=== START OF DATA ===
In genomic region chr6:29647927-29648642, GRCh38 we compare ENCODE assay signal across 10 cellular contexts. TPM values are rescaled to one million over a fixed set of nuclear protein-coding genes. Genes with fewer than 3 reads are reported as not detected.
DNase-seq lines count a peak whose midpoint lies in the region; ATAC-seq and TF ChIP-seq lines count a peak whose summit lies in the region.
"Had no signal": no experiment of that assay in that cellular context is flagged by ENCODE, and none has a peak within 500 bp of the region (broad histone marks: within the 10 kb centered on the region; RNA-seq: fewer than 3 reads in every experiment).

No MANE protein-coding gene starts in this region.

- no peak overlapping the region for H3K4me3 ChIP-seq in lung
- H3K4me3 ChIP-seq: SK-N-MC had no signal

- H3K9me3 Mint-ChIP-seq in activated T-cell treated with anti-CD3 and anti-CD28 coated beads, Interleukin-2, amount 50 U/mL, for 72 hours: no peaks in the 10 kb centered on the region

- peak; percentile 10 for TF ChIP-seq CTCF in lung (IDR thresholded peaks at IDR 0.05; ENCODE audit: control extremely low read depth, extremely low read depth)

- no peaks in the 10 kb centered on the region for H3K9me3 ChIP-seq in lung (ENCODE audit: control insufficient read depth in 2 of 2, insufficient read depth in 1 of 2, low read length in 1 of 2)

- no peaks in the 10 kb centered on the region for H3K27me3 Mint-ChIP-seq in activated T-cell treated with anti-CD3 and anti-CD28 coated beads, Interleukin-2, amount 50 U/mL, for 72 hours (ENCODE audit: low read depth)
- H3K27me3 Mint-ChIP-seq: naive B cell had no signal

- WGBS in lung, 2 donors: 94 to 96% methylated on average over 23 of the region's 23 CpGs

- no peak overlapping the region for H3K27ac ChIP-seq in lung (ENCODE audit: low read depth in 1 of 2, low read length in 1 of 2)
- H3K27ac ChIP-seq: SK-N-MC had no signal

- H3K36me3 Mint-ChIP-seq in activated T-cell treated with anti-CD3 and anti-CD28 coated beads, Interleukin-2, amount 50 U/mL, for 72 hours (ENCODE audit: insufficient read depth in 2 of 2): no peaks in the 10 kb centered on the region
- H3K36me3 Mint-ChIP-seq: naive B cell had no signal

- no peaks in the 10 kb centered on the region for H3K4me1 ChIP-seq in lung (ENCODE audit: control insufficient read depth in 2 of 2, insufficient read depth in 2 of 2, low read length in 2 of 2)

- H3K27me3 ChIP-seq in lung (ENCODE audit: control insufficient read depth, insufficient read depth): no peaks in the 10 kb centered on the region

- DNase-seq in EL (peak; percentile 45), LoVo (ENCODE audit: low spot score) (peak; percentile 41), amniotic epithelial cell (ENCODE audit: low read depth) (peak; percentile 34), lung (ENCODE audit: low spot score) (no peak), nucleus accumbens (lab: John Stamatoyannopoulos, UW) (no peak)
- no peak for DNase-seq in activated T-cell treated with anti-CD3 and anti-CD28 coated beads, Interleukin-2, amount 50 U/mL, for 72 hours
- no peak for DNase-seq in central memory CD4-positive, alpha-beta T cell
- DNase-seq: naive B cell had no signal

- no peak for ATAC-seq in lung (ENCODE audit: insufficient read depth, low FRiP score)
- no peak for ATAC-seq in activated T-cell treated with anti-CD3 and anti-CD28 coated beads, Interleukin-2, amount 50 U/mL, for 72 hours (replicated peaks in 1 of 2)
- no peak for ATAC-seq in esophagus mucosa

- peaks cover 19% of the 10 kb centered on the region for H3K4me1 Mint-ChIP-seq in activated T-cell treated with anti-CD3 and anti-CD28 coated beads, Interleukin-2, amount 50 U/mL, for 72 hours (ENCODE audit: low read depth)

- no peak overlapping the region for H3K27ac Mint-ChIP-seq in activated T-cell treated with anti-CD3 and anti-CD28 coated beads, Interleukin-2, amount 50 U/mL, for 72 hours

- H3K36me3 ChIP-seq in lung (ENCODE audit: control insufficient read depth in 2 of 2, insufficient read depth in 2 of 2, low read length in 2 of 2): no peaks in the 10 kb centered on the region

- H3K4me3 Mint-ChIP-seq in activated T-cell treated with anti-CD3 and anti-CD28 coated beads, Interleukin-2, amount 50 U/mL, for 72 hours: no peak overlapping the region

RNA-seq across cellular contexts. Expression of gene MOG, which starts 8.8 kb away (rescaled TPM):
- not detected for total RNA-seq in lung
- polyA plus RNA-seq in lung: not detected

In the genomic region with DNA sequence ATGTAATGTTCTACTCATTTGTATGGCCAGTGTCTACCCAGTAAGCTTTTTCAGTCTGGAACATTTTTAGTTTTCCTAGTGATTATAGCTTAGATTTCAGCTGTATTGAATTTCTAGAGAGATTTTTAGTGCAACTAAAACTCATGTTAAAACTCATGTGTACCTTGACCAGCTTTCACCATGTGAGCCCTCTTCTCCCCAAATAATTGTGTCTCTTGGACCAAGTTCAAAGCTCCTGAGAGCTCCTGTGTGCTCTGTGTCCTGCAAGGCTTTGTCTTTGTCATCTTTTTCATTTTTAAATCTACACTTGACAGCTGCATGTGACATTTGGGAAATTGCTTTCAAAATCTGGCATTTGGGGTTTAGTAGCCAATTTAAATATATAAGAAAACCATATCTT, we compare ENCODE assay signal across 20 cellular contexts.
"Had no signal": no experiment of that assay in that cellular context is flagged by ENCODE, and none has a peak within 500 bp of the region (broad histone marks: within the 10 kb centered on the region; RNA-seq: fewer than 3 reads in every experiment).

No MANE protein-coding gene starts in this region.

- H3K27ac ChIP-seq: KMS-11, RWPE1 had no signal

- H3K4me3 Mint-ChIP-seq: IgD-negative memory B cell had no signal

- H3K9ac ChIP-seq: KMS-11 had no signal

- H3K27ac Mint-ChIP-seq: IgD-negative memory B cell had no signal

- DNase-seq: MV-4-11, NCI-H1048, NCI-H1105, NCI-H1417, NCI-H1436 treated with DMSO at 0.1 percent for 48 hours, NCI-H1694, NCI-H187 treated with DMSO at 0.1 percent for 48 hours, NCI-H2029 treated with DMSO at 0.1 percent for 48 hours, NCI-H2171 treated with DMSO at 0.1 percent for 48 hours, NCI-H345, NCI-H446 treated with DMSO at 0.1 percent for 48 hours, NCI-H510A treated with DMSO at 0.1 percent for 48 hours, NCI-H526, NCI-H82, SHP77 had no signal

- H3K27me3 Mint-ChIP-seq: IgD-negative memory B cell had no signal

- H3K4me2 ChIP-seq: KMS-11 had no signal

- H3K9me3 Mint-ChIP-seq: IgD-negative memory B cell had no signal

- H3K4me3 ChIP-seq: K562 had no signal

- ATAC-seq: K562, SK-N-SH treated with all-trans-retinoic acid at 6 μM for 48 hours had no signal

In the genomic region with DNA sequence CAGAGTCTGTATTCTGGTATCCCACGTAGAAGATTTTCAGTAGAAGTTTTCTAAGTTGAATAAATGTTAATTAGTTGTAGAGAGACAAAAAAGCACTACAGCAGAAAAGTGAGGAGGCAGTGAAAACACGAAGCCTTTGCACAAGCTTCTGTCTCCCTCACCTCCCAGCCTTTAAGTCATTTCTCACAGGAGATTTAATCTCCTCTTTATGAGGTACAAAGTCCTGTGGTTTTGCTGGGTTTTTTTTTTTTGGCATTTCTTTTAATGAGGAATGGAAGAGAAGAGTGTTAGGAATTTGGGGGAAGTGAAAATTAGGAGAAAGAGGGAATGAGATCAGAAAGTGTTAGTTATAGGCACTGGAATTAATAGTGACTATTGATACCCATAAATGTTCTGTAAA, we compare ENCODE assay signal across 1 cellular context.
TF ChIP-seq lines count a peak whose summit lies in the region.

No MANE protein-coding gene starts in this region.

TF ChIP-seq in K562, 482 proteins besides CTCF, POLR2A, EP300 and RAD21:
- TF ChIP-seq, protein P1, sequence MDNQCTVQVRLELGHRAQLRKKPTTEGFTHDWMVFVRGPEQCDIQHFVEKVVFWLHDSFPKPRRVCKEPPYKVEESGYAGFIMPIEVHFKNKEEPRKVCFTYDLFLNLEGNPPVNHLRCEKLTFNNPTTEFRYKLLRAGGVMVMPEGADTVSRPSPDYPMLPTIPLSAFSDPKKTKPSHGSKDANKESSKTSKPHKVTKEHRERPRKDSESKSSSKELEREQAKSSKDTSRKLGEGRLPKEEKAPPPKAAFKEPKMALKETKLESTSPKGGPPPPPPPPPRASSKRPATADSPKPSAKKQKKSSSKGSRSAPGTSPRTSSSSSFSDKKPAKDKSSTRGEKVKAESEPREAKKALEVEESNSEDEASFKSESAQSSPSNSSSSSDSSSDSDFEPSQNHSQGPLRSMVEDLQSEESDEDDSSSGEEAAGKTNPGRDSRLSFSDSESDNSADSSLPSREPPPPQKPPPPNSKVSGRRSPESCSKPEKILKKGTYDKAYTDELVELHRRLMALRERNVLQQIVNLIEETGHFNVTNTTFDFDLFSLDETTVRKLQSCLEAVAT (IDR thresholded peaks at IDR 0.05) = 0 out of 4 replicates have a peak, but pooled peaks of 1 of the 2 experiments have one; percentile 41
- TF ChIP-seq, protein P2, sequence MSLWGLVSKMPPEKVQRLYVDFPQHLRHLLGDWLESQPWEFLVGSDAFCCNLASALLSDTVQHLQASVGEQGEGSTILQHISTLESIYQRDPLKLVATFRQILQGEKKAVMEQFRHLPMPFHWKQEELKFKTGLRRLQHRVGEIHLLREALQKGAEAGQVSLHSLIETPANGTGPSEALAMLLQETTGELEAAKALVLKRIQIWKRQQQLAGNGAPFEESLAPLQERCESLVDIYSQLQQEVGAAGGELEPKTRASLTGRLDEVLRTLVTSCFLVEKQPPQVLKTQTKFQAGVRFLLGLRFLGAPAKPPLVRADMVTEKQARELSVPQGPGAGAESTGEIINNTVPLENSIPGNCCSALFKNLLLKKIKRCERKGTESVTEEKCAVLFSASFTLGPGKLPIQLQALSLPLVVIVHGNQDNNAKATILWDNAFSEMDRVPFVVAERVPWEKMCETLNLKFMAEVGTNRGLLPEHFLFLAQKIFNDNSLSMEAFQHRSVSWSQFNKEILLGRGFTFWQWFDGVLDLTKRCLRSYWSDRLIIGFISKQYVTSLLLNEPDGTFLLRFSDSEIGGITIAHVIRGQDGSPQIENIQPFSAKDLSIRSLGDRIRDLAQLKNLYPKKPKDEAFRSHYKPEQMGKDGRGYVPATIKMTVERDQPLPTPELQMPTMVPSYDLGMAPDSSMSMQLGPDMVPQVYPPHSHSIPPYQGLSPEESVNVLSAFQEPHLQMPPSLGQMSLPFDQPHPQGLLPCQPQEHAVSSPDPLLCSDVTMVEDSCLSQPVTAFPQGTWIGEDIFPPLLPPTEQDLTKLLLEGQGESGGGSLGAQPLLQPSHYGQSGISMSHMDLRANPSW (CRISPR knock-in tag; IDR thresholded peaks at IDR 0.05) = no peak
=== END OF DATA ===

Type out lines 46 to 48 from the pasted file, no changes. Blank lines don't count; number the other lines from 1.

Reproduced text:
In the genomic region with DNA sequence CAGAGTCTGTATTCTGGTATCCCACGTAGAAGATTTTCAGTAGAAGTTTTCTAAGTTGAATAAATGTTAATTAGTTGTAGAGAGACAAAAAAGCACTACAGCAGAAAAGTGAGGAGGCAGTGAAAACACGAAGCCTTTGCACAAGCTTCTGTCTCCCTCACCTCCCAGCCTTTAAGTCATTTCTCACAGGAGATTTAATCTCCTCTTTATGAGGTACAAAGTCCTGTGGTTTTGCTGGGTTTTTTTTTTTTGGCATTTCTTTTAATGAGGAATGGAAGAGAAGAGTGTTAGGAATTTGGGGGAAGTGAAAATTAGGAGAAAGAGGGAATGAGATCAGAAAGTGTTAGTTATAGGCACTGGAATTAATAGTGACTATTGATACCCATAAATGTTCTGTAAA, we compare ENCODE assay signal across 1 cellular context.
TF ChIP-seq lines count a peak whose summit lies in the region.

No MANE protein-coding gene starts in this region.